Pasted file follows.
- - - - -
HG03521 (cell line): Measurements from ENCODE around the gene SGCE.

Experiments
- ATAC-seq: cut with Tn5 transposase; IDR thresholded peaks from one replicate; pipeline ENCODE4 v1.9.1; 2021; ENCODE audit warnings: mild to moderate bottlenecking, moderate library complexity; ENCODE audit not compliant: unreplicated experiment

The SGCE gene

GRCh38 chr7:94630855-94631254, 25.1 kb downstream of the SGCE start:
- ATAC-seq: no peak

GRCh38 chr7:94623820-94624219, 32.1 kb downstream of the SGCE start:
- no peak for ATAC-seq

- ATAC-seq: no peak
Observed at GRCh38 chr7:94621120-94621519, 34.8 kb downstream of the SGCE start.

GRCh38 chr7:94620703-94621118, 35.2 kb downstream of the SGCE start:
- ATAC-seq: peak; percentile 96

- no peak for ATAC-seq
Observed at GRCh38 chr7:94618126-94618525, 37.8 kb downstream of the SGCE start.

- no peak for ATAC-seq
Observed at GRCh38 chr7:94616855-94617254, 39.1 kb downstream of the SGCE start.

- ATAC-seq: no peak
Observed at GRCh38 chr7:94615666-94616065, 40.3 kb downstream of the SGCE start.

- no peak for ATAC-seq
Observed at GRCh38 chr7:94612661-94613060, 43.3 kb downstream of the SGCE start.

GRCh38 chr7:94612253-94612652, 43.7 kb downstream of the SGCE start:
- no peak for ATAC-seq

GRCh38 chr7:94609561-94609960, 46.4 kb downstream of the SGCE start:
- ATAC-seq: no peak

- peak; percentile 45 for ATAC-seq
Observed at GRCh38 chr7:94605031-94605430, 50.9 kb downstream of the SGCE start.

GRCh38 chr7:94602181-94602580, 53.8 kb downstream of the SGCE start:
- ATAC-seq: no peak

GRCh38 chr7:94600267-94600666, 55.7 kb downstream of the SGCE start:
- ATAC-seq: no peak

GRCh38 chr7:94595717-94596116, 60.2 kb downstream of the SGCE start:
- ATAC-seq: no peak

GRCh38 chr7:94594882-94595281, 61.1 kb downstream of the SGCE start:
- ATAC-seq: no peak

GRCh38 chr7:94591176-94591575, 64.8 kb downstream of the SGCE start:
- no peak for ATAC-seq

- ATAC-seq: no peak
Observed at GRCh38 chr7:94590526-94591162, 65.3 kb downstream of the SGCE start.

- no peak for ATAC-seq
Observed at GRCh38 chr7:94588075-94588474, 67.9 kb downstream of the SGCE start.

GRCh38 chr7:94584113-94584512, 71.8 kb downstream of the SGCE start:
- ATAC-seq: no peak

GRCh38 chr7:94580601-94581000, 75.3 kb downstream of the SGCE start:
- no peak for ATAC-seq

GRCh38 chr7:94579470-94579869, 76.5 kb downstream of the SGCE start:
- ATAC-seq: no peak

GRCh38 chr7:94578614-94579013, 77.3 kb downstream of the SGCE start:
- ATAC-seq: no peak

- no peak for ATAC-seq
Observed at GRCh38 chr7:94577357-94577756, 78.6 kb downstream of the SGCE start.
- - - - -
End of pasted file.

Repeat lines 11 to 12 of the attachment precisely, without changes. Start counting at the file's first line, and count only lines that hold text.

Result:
GRCh38 chr7:94620703-94621118, 35.2 kb downstream of the SGCE start:
- ATAC-seq: peak; percentile 96